TUNISIA: Sidi Abdelhamid desalination plant to supply water by mid-2023

21 10 2022 | 12:43 Inès Magoum

The Abengoa-Enginnering Procurement & Project Management (EPPM) consortium plans to commission the Sidi Abdelhamid seawater desalination plant in the port city of Sousse in the summer of 2023. The plant will be able to supply 2.3 million people with drinking water.

In Tunisia, the construction of the seawater desalination plant in Sidi Abdelhamid will be completed in the summer of 2023. This is the hope of project director Moncef Amara, who also indicated that the plant will be commissioned in two phases. In its first phase, the future plant will have a daily capacity of 50,000 m3 per day. The production of drinking water will increase to 100,000 m3 per day with the second phase. This will be the culmination of a project launched in 2018.

The Abengoa-Enginnering Procurement & Project Management (EPPM) consortium is implementing the seawater desalination project. The Spanish company Abengoa is supplying the technology, which is being installed in collaboration with the Tunisian EPPM. The consortium is relying on financing of 128 million Tunisian dinars (over 40.35 million euros). At the project site in the eastern port city of Sousse, work is 60% complete.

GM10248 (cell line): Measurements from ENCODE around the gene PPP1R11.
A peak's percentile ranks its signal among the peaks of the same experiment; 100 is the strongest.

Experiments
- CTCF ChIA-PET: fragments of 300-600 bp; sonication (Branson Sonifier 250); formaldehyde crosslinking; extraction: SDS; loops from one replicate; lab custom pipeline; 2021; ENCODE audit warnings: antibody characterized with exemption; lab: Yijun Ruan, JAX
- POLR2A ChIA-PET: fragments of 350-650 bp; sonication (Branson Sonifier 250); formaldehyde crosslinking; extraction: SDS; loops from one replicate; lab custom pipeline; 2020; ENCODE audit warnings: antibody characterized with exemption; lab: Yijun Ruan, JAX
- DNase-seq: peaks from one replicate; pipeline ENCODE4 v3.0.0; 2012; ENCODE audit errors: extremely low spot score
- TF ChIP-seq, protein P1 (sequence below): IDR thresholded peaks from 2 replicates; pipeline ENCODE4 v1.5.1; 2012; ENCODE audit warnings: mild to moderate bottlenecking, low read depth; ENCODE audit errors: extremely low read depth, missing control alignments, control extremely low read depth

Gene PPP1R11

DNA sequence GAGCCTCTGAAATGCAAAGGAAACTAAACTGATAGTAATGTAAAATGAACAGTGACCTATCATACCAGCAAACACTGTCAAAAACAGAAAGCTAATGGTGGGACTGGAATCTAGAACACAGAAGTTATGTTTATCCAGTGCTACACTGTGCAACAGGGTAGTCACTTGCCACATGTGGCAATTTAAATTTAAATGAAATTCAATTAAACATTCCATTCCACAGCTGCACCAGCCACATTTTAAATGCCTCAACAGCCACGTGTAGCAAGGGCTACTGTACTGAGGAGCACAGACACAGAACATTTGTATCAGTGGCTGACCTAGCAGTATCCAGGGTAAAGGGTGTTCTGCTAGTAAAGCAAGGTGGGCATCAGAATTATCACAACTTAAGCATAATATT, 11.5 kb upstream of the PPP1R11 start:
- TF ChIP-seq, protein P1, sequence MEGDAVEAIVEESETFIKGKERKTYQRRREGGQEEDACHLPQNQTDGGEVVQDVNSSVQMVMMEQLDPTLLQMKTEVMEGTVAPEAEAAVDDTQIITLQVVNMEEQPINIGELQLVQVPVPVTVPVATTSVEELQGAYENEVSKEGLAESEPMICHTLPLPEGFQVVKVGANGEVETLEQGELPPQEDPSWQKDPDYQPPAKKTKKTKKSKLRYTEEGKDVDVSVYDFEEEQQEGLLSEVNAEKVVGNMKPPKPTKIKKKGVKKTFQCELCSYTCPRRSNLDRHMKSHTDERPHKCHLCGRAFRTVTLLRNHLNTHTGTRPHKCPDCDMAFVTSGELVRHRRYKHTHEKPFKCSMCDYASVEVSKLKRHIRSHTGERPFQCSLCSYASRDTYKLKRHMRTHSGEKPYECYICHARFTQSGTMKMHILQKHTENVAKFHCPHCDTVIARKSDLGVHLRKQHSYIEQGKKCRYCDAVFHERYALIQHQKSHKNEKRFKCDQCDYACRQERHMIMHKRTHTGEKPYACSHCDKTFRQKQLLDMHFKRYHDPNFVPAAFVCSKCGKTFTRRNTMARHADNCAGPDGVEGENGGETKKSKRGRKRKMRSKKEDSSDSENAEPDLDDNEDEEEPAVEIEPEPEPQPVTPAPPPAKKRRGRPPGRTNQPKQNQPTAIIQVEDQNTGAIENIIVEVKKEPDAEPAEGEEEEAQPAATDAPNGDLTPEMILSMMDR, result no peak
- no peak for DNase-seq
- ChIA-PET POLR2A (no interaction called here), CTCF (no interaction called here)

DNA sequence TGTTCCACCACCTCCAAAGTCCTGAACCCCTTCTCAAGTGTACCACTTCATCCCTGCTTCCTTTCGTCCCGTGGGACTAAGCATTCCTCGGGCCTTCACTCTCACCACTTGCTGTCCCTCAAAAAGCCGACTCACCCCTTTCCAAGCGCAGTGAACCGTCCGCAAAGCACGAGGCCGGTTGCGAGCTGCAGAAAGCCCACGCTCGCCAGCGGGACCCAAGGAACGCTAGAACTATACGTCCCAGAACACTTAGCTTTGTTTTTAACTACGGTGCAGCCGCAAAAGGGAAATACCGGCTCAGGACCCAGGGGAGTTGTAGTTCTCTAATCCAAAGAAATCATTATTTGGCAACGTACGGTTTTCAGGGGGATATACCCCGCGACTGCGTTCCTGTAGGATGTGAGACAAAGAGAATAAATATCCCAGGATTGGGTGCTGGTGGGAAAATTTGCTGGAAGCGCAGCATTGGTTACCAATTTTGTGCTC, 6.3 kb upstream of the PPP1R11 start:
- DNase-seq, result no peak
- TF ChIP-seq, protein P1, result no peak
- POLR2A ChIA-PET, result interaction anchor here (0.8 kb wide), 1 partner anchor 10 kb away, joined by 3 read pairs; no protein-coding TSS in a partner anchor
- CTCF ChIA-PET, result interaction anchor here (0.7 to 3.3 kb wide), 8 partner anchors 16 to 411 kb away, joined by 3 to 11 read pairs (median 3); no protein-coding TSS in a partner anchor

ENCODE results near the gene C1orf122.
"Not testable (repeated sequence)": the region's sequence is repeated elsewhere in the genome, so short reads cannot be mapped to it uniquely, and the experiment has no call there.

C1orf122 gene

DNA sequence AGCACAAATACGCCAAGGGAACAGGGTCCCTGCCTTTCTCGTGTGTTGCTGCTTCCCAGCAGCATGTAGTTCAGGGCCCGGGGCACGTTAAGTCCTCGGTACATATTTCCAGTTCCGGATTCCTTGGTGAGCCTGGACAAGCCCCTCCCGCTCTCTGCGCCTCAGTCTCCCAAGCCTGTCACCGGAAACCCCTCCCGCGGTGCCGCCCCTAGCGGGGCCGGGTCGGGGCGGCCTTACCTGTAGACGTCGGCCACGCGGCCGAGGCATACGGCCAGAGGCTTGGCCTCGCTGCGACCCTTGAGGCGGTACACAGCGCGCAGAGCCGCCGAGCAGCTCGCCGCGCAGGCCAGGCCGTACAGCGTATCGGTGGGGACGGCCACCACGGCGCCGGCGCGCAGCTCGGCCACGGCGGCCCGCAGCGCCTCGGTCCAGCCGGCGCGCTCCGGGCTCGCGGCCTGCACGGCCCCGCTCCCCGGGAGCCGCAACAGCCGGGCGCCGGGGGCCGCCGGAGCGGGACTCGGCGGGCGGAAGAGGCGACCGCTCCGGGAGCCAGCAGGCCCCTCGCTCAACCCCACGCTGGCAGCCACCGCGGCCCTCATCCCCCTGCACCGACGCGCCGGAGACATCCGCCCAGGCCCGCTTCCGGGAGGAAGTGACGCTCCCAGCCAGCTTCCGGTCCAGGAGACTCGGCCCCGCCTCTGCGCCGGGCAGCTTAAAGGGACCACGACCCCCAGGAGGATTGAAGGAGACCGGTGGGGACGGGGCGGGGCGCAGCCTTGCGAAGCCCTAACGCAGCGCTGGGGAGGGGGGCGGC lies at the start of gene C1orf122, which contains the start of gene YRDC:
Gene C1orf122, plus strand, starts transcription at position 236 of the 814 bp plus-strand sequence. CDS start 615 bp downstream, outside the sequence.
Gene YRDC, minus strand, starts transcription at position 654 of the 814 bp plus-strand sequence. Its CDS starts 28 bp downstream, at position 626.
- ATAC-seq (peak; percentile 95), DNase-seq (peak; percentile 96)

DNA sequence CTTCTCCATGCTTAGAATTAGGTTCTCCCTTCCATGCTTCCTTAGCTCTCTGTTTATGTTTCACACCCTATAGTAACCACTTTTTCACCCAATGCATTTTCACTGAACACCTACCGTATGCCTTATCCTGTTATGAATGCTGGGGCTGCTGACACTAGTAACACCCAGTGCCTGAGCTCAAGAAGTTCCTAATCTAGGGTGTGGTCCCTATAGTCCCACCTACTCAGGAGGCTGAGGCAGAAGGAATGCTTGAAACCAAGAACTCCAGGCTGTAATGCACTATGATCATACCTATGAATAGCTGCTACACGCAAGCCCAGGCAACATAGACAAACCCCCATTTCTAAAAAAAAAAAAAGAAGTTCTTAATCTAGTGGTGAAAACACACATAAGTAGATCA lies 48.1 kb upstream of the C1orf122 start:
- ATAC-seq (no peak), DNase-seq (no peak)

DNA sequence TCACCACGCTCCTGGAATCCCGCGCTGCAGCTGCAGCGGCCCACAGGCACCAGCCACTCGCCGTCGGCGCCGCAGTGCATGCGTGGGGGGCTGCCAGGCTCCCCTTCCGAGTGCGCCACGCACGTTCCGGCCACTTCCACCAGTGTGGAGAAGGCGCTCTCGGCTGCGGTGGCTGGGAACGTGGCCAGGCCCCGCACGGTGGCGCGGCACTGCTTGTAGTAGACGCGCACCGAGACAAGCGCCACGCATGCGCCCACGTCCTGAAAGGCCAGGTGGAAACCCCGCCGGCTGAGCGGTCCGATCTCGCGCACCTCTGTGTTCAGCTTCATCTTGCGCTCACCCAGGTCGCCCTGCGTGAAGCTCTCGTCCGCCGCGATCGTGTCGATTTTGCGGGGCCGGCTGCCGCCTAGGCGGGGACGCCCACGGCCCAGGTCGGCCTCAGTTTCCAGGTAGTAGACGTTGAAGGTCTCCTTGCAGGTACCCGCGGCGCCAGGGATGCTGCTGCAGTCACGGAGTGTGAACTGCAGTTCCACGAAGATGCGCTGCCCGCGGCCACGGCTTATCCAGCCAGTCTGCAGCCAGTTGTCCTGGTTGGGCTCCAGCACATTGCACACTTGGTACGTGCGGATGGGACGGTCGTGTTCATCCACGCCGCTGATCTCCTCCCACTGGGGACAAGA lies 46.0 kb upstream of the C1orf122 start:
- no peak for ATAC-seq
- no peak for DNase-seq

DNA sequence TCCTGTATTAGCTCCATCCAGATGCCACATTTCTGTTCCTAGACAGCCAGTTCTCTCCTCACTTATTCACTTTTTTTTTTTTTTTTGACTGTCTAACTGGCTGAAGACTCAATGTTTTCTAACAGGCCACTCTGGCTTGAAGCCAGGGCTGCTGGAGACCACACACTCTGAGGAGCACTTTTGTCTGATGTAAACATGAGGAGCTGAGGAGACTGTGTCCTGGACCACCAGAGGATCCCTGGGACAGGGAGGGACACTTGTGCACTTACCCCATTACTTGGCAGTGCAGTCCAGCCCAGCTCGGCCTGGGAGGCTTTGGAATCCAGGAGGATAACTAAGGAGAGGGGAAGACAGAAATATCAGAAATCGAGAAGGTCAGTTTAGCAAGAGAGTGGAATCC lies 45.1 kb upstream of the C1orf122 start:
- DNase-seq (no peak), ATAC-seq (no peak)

Drinking water supply for 2.3 million people

The objective is to cover the drinking water needs of approximately 2.3 million people in the city of Sousse. The desalination project is part of a programme to develop drinking water resources for Cap Bon, the Tunisian Sahel and Sfax. These regions, which account for 55% of the population of the North African country, are confronted with drought which causes water stress.

The programme supported by the French Development Agency (AFD) will eventually improve water supply by 2030, notably through the “transfer of an additional 100 million m3 of water per year from the north to Cap-Bon, the Tunisian Sahel and Sfax”, says the AFD. This transfer will also reduce the overexploitation of the Kairouanais and Sidi Bouzid groundwater.

Inès Magoum

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